Athletes vs. Their Identity

What happens when six college athletes transform into Non-Athletic Regular People (NARP)? Can they navigate campus as "normal" college students? Or will they get lost in an unfamiliar world? Let's find out...

Pinterest
























Imagine having the same job for 15 years. A job that requires long hours, extensive sacrifices, and constantly pushes you to exhaustion. But, you love it, and can't imagine your life without it. You're so passionate that it becomes a big part of who you are. In fact, it's your identity.


Now guess what? You're fired...

These feelings you are processing are exactly what it felt like when I, and other college athletes, discovered that our season was cancelled. We lost our jobs. No 6 am lifts. No practices or championships. No more Saturday nights spent on cramped greyhound busses, with stale bagel in hand. The impact of this massive layoff stems deeper than disrupting the structure of our day. It affects our identity. For the past 15 years, my life revolved around my sport. Therefore, naturally, it has become a defining characteristic of who I am. I am an athlete. Or a least I was an athlete.


When Corona came along, I was forced to lose a piece of who I was. I became something I once feared; a NARP (Non-Athletic Regular Person).

In this new NARP world, myself and other athletes are experiencing what it's like to be a regular college kid. For the first time, we have zero responsibilities. We can do what we want, when we want. Most importantly, we can openly pursue what we want. Not only can this new sense of freedom fix our fractured identities, but it can also build them back even stronger.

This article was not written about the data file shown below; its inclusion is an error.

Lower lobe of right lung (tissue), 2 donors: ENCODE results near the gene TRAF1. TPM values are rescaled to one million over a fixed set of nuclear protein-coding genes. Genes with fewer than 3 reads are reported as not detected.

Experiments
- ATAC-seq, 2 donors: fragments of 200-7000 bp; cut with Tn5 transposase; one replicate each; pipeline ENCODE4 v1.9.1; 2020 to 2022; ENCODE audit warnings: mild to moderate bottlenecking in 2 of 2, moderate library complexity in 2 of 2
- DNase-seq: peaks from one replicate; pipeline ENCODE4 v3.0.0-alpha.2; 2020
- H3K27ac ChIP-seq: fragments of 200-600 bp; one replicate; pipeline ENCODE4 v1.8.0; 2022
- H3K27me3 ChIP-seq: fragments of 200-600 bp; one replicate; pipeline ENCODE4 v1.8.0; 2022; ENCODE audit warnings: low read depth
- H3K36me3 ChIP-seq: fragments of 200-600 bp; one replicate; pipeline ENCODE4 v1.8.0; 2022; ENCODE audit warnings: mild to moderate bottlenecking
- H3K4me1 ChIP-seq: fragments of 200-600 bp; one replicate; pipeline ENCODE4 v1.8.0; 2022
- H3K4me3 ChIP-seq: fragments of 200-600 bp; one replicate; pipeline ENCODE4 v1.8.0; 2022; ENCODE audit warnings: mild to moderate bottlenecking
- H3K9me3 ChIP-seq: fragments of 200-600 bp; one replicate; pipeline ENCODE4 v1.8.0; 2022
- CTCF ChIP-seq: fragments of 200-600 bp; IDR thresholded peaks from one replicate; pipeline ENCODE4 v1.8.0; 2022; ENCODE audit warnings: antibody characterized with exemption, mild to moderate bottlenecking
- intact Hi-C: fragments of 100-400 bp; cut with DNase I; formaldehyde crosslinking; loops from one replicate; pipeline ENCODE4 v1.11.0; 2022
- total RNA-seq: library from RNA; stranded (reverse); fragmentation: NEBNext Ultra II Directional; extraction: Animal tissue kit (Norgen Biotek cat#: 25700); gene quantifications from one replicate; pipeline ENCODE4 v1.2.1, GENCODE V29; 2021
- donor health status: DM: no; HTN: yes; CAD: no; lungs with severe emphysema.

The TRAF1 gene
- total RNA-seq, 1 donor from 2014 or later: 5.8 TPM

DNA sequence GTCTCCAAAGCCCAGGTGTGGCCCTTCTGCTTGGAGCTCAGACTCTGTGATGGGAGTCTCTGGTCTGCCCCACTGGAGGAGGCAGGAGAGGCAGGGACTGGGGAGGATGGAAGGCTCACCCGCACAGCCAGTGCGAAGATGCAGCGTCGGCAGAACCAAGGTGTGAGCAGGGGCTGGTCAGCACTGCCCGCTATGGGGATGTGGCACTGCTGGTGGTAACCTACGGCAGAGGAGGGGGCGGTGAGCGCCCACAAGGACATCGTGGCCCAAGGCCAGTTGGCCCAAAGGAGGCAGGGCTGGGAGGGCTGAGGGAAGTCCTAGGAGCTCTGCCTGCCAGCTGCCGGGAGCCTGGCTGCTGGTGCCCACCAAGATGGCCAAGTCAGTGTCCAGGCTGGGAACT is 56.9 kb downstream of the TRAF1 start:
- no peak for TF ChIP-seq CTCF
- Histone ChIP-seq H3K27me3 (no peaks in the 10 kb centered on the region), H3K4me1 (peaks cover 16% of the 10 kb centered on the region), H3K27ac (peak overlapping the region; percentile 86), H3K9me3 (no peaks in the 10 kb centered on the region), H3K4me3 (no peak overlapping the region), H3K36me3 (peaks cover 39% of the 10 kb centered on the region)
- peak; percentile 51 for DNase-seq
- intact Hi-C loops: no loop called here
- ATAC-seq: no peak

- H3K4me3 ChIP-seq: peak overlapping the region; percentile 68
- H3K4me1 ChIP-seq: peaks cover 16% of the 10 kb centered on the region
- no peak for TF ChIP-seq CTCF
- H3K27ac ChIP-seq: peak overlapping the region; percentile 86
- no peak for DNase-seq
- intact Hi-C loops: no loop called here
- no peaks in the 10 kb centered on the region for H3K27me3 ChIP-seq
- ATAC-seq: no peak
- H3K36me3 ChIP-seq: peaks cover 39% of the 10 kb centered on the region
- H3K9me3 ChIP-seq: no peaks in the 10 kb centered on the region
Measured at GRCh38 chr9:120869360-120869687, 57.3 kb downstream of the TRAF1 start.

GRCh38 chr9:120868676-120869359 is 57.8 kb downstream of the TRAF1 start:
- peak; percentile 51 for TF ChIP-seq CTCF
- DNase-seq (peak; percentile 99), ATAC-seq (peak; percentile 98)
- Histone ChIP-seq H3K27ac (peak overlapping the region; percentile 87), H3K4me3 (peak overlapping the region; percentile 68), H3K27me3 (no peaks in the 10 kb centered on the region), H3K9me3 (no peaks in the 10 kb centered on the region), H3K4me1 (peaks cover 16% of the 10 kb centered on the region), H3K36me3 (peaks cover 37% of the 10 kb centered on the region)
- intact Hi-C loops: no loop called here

Below, six new NARPs share their ups and downs of their new identity as a regular college student.

Julian Pedrouzo

21 y/o, Sacred Heart University Baseball.


Pre NARP NARP









I can finally be like any other 21-year-old who just wants to have fun.

What has kept you motivated during this NARPness?


J: Staying mentally motivated was the most difficult part. Being trapped in my house made every day a struggle. Luckily, I managed to stay focused, cut the excuses, and keep moving forward.


As a NARP, what are some pros and cons of the spare time you have?


J: Pro- I get to do whatever I want. I've been focusing on my baseball career, my degree, and also my social life. Some of these things were forgotten during my life as a student-athlete.

J: Con- I have more time to do whatever I want. Sometimes I focus too much on the social aspect of my life and it pulls me away from my responsibilities.


What is your favorite part about being a NARP?


J: It takes some weight off my shoulders. I have the freedom to choose between a professional life, or social life. As an athlete, I constantly lived with the obligation to leave a lot of stuff behind. Now, I can finally be like any other 21-year-old who just wants to have fun.


Brigit Kelly

21 y/o, Sacred Heart University Women’s Track and Field/XC.


Pre NARP NARP









Competing was the biggest thing I looked forward to and made me genuinely happy.

As a NARP, what are some pros and cons of the spare time you have?


B: Pro- Having more time to complete workouts since we aren't rushing off to classes. It’s also nice to have weekends free to do homework and go out to eat.

B: Con- Procrastinating. I feel like I am lazy and not doing anything.


How has your mental health been impacted by the loss of your sport?


B: Very negatively. Competing was the biggest thing I looked forward to and made me genuinely happy. It would get me through the weeks. Having my last year as an athlete taken away is so upsetting, and I feel unfulfilled. Our team had a lot of unfinished business. Now we don’t get the chance to prove ourselves.


What is your favorite part about being a NARP?


B: Sleeping in.


Zach Banks

21 y/o, University of New Hampshire Football.


Pre NARP NARP











Time is precious, so I gotta put it to good use.

What has kept you motivated during this NARPness?